You want clusters in your granola?
Meet the biggest, baddest clusters in town!
This apricot gingerbread granola has it all. Soft, chewy, sticky apricot pieces. Lots of melted chunks of dark chocolate. All the warm, spicy, molasses’y flavour of gingerbread, but in grab-and-go granola form!
If you’ve been here before, you’ll have realised – when I like something, I really, really like it…
BTW, If you have dropped in before – welcome back, it’s lovely to see you again! If you haven’t been here before – welcome, it’s nice to meet you!
As I was saying…I have a fondness for certain ingredients (okay, some would call it a mild obsession…)
Oats are an absolute star ingredient in my kitchen – healthy, filling and so very versatile. I keep a stockpile of them in my pantry (a.k.a. two open shelves crammed full of bags of oats and flour) – I don’t even like to think what I’d do if I ever ran out (hastily adds them to the next shopping list…just in case…)
What I really love to do though, is show you how many different ways you can use these ingredients. There’s no sense in encouraging you to invest money in something, if I then leave you stuck with three quarters of it unused.
Wasting resources is not how we do things at SOKL!
This gingerbread granola recipe combines all of my favourite things in one – okay, except coffee…even I couldn’t figure out how to squeeze some in there. I guess you’ll just have to drink a cup of coffee while eating the granola – that’ll work!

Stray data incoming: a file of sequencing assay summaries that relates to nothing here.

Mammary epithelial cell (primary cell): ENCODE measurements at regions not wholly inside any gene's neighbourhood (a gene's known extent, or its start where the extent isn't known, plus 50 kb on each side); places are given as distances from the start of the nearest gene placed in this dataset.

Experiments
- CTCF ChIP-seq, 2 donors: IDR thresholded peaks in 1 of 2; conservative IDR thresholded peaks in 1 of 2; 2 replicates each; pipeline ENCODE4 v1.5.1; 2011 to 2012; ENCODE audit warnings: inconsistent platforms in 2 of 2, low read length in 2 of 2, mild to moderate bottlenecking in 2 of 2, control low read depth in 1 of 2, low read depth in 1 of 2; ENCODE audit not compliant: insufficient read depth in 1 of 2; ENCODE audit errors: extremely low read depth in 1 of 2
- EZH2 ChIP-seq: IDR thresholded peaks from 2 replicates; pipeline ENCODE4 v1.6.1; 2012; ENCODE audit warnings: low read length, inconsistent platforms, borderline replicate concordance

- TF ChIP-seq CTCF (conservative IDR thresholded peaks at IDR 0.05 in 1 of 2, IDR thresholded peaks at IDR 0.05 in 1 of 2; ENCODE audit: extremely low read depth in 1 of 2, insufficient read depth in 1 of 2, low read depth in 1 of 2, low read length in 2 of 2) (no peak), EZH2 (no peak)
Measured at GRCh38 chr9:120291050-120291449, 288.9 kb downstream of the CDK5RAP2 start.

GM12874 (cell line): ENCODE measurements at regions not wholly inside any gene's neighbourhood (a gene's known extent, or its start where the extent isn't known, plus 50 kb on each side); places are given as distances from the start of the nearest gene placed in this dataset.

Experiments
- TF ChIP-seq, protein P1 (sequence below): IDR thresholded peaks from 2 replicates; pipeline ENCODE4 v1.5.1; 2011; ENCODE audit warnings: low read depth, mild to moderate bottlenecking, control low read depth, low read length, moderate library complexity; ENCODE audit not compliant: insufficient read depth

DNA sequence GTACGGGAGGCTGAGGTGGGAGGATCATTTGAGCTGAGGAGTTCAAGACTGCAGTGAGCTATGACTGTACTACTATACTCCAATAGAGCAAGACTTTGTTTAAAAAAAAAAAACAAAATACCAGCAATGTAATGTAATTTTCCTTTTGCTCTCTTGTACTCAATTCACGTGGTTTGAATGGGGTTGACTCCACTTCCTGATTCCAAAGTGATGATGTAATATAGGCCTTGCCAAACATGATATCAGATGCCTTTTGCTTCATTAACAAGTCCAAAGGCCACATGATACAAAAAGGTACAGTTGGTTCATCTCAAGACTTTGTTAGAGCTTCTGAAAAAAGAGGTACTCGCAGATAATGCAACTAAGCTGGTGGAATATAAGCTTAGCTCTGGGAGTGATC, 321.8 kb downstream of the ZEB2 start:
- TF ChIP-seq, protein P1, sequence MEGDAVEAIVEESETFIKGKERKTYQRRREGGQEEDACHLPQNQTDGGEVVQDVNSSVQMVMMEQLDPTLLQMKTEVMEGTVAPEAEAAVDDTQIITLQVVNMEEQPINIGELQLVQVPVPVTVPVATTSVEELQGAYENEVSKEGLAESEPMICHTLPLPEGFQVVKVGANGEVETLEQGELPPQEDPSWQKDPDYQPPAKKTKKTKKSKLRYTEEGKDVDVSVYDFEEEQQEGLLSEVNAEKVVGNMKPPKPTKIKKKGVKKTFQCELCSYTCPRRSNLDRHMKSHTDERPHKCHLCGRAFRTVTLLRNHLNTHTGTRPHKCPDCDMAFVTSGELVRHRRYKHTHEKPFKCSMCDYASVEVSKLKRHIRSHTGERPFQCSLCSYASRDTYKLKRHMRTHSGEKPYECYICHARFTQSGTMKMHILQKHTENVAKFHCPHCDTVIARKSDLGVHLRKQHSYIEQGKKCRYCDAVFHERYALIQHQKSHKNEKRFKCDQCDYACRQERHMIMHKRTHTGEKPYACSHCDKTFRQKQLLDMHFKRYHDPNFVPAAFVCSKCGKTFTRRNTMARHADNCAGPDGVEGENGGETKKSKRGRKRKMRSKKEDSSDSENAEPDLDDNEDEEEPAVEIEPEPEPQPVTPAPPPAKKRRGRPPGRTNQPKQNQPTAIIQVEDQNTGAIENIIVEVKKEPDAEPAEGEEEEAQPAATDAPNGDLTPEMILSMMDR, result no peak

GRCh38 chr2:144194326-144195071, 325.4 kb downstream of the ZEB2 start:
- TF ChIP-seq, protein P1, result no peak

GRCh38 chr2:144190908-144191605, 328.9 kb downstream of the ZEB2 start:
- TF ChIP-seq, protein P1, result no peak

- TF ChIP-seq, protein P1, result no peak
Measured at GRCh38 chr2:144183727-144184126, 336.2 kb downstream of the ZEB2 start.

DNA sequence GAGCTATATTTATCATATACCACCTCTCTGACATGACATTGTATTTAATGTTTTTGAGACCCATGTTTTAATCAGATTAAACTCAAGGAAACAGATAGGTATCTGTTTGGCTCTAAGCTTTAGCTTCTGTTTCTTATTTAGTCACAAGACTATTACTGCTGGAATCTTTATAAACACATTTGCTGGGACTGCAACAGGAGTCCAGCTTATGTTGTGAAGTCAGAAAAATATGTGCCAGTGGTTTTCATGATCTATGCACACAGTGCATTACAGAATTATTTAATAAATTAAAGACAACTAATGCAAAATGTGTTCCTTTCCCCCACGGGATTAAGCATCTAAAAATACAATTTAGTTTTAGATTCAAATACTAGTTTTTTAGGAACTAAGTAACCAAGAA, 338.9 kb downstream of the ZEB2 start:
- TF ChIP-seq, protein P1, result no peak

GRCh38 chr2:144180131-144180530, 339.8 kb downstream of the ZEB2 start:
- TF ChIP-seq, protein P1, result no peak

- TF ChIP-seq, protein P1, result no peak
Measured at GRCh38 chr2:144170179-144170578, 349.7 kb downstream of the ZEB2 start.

The recipe itself is pretty simple (the best kind!). I usually use two bowls, one for dry ingredients, one for wet, as I tend to sieve the spices into the dry ingredients bowl (to make sure there are no clumps) and I make sure to stir the molasses into the wet ingredients fully before combining everything into one.
You will see from the pictures that I’ve added some dark chocolate chips (you’ve got to have dark chocolate in your breakfast granola, it’s practically compulsory!) and some chopped, unsulphured dried apricots.
Unsulphured apricots are a lot darker in colour (they are preserved by sun-drying rather than adding sulphur dioxide) and they taste amazing, with a rich, caramelised flavour (Andy describes them as Jelly Babies for grown-ups!) The ones I buy have been partially re-hydrated which means you get the best of both worlds – dark, caramel taste, but with a soft, chewy texture. I don’t know why doing less to an ingredient means it costs more, but if you can get hold of them, they’re worth the little bit extra…
It feels a bit strange to try and give you my tips and tricks for getting the granola to stick together and form those ever important clusters. After all, clumping is not the most appealing sort of word on a food blog, and usually something sticking isn’t considered a good thing in cooking terms…but here goes.
After a lot of experimentation, I’ve found the ratio of wet to dry ingredients stated to be the most successful at getting everything to cozy up together.
Although you can substitute ingredients – almond butter instead of cashew, or pumpkin seeds instead of sunflower, for best results I would recommend keeping the wet to dry ratio of ingredients similar to those stated.
As usual with all my recipes, I’ve kept the sweeteners to a minimum, opting in this instance for honey (you could also try brown rice syrup as a substitute, but I’m not convinced maple syrup would be sticky enough – let me know if you try it!).